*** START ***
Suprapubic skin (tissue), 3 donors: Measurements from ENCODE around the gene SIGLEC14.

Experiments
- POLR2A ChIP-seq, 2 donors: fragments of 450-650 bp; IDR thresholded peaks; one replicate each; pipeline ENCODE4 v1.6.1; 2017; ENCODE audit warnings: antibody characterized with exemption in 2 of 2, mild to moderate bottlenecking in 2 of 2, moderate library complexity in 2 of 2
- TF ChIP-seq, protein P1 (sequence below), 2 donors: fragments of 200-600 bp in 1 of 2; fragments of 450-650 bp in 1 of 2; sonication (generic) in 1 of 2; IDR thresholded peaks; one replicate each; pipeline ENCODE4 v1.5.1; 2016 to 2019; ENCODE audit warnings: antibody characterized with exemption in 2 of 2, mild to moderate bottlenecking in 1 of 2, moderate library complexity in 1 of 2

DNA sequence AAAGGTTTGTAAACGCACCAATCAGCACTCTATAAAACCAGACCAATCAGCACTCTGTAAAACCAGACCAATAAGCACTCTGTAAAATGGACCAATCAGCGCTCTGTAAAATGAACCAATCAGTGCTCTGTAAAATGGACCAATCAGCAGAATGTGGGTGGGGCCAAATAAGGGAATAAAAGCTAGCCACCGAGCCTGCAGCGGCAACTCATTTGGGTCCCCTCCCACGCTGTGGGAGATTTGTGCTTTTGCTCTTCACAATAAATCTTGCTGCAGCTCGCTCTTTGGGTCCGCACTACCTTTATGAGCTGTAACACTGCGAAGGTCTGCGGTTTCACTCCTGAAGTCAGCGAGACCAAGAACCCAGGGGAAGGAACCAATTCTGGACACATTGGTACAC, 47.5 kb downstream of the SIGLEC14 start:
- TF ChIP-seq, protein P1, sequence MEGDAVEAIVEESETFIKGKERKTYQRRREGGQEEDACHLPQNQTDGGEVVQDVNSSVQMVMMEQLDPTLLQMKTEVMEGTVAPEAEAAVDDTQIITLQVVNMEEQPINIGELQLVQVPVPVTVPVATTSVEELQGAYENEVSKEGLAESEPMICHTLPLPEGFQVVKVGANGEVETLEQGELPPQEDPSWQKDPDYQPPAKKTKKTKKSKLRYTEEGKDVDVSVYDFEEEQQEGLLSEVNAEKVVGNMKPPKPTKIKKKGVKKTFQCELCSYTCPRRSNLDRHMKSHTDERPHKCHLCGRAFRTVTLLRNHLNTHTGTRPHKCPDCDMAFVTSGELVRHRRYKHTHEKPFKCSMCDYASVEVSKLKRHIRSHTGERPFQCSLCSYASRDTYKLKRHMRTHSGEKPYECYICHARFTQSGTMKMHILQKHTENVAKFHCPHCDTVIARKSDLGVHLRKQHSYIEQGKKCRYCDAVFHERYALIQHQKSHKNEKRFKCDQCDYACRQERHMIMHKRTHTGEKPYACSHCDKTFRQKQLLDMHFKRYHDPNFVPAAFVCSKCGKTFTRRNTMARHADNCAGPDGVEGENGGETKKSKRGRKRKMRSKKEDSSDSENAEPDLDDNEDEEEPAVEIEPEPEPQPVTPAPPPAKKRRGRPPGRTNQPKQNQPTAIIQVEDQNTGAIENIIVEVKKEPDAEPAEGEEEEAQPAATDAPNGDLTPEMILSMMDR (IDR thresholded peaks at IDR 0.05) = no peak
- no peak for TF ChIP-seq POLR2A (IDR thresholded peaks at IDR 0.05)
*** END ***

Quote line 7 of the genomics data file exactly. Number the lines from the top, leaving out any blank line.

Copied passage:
- no peak for TF ChIP-seq POLR2A (IDR thresholded peaks at IDR 0.05)